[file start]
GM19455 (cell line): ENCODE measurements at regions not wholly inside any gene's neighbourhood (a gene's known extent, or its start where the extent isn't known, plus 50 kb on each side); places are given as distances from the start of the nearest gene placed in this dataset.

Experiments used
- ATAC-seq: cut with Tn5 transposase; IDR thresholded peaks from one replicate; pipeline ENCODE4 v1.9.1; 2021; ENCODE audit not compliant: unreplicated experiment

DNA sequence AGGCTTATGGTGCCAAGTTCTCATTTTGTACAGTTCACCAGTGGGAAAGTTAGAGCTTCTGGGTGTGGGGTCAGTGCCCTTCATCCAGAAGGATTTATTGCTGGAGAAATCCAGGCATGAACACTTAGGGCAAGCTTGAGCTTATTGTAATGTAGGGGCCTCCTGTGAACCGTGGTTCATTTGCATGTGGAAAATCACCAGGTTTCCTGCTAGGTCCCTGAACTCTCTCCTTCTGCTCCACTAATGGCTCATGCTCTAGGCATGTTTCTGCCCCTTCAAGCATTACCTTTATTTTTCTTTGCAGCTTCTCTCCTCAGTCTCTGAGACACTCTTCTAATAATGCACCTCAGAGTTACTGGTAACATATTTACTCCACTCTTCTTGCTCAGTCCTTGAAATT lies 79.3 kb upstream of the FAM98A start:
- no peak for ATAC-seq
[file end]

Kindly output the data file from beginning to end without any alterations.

GM19455 (cell line): ENCODE measurements at regions not wholly inside any gene's neighbourhood (a gene's known extent, or its start where the extent isn't known, plus 50 kb on each side); places are given as distances from the start of the nearest gene placed in this dataset.

Experiments used
- ATAC-seq: cut with Tn5 transposase; IDR thresholded peaks from one replicate; pipeline ENCODE4 v1.9.1; 2021; ENCODE audit not compliant: unreplicated experiment

DNA sequence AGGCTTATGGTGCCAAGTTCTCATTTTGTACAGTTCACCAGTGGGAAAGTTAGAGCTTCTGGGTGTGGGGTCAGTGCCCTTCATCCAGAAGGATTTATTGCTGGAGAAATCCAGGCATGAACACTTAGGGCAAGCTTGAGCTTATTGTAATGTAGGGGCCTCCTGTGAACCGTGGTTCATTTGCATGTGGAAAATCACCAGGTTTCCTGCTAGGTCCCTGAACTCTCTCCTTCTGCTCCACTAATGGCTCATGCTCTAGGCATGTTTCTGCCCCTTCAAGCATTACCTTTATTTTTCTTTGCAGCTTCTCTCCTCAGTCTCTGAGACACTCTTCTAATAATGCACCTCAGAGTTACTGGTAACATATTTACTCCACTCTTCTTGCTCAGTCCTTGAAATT lies 79.3 kb upstream of the FAM98A start:
- no peak for ATAC-seq